How many assistants does it take to cut a watermelon? One of 52, if you ask master conjurer Ricky Jay who wowed the crowd at The Paley Center for Media last Thursday night. He has starred in a show, "Ricky Jay and his 52 Assistants" for years, expertly fanning his deck at nightclubs around the country. This occasion, however, was a PBS event celebrating a documentary profile called Deceptive Practice, part of Channel 13's American Masters series, to air on January 23. Ricky Jay is the first magician to have a documentary portrait as part of the prestigious series begun by Susan Lacy several decades ago. Now with executive producer, Michael Kantor, it is evident the program continues to be in good hands.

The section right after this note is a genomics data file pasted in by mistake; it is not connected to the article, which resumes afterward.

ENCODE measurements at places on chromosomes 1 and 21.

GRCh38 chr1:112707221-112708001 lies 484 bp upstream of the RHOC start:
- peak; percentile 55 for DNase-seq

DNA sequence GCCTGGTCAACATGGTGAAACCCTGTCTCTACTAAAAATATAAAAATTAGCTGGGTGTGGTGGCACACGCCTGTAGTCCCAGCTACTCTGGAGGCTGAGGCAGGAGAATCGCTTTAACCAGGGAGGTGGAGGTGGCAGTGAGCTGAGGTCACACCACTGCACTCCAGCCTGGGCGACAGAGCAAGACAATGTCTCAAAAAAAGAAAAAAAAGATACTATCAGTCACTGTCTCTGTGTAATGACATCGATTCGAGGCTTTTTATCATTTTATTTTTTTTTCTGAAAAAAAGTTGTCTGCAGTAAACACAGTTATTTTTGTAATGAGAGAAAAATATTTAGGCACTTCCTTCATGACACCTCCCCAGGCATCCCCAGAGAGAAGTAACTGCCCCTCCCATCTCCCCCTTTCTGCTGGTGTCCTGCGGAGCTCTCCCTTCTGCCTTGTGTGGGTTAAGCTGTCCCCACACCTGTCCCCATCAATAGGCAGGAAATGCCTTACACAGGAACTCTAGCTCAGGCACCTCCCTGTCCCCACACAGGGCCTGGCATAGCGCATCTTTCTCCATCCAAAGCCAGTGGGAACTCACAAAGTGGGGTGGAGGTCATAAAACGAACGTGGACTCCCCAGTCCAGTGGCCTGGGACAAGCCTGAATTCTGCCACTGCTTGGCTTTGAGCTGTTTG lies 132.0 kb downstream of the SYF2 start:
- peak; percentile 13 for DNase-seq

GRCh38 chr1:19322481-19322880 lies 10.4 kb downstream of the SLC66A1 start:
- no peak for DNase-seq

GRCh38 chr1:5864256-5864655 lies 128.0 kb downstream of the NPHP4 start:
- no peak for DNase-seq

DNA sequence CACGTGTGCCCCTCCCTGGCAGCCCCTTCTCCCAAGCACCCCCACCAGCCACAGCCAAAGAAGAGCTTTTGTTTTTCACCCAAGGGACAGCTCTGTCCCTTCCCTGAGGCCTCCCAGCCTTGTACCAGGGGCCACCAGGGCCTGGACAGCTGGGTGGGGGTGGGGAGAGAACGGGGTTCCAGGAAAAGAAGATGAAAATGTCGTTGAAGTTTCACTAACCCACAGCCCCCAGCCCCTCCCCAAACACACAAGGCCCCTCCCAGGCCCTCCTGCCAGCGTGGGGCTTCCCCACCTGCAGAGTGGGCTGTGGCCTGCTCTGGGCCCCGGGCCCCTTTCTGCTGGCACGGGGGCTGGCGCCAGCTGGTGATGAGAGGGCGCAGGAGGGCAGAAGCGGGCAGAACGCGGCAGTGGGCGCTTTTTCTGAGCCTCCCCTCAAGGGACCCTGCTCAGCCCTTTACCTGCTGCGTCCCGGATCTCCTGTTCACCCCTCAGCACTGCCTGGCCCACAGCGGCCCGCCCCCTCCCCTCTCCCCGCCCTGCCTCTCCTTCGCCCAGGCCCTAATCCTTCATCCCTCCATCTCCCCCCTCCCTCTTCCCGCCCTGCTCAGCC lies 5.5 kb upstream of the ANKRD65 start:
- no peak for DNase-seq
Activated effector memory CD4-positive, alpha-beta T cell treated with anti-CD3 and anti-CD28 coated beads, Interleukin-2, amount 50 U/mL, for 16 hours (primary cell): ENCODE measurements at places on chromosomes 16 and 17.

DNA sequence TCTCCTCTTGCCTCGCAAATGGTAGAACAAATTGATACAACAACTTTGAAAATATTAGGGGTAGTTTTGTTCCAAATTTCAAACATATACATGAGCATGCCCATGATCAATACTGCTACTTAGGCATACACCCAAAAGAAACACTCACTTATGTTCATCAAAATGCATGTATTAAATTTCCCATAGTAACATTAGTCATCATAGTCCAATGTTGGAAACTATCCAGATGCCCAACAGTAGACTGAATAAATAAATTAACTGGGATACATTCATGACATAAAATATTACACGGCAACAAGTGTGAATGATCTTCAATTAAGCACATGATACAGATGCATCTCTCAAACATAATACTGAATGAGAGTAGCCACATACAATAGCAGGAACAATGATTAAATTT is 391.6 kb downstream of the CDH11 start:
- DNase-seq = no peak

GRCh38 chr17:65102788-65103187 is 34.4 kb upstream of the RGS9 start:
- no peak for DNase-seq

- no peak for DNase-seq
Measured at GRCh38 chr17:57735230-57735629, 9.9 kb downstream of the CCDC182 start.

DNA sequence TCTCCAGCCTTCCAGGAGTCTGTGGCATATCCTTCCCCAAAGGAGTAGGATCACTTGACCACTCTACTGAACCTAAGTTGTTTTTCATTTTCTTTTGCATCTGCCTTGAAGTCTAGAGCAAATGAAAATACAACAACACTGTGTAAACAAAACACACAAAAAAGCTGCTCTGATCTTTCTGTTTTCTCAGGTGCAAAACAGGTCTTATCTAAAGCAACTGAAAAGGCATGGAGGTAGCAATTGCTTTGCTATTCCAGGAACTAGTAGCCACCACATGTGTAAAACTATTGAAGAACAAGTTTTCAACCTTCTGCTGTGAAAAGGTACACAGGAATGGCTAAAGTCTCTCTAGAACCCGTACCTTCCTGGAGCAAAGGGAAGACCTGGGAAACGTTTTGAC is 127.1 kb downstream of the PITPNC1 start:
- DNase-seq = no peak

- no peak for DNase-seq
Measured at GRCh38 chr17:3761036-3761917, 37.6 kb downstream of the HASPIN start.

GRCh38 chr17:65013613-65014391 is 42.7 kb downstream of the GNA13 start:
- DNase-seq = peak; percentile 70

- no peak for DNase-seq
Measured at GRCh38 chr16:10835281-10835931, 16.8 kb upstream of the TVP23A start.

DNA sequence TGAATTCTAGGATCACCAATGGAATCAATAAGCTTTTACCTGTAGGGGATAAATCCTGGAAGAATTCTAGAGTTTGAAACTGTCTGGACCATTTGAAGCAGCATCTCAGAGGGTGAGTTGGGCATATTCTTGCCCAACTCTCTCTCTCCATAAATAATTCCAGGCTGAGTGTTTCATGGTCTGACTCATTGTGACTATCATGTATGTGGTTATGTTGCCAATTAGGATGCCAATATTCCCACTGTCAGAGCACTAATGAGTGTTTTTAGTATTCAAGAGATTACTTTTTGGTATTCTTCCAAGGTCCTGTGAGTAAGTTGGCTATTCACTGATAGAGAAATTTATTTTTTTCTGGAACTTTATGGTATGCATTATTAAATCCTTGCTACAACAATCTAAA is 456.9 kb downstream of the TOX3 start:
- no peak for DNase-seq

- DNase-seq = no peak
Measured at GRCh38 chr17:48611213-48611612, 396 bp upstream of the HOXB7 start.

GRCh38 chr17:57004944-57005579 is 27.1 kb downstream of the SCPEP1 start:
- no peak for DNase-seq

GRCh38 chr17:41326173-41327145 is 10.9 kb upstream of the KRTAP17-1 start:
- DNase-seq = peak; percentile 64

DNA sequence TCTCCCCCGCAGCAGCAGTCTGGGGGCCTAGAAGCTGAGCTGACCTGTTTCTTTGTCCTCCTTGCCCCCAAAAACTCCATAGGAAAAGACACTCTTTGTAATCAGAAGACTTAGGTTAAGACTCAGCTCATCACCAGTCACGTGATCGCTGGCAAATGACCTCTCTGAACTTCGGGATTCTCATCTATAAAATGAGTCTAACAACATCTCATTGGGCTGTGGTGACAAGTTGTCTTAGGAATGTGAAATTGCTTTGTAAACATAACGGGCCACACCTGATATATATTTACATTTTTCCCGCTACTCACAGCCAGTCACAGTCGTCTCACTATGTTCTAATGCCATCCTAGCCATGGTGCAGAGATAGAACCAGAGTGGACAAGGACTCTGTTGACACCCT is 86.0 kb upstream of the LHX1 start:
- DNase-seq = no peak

And speaking of hands, a master raconteur, Ricky Jay told a story about his hands being like the hands of a surgeon in a recent hospital visit when he had to have stitches. The nurses had no idea what sleight of hand was. Because he began performing his tricks at age 4, Ricky ne Protach from Brooklyn, has a patter that is as practiced as making a single card break the melon's thick skin. The documentary goes into his many influences and teachers, reviving a golden age in the time of vaudeville: Slydini, Cardini, the names are variations of Houdini but each one was a real life "character," astonishing, entertaining, showing the young magician the art of sleight of hand. The film, produced and directed by Molly Bernstein and Alan Edelstein, serves as an homage to his grandfather Max Katz. Aside from its premiere on PBS, the documentary, longtime a film festival favorite, will also be available in a longer version on DVD.
A version of this post also appears on Gossip Central.